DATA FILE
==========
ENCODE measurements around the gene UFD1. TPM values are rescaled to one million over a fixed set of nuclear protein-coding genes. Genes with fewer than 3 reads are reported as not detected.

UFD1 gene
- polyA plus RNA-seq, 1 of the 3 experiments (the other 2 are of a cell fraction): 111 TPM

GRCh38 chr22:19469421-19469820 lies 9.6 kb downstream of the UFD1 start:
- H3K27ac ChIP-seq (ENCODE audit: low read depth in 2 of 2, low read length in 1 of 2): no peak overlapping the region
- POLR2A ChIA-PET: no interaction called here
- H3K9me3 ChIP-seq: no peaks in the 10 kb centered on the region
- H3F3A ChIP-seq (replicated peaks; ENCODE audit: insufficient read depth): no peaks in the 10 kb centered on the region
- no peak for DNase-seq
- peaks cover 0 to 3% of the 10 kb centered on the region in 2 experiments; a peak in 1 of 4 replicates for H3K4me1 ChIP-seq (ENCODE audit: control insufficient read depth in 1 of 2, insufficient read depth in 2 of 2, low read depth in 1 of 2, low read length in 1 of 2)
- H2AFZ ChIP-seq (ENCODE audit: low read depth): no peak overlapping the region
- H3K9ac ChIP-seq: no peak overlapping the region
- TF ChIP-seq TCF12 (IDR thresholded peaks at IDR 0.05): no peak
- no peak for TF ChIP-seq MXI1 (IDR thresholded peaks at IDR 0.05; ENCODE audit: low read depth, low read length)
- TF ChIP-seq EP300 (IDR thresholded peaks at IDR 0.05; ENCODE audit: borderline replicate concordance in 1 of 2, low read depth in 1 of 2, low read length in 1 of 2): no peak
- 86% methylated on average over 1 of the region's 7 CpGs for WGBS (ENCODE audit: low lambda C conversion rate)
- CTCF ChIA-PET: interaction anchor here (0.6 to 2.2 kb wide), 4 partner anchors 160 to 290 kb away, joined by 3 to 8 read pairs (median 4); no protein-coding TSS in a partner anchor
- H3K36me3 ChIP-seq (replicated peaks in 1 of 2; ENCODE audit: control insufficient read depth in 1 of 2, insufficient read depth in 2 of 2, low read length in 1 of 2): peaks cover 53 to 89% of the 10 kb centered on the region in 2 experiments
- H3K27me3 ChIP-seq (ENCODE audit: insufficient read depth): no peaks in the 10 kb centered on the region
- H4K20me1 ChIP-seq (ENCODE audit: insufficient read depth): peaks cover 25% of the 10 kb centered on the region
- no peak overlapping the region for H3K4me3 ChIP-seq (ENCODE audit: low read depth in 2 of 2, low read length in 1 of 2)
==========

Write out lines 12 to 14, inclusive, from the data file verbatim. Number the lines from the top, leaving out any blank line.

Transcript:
- H3K9ac ChIP-seq: no peak overlapping the region
- TF ChIP-seq TCF12 (IDR thresholded peaks at IDR 0.05): no peak
- no peak for TF ChIP-seq MXI1 (IDR thresholded peaks at IDR 0.05; ENCODE audit: low read depth, low read length)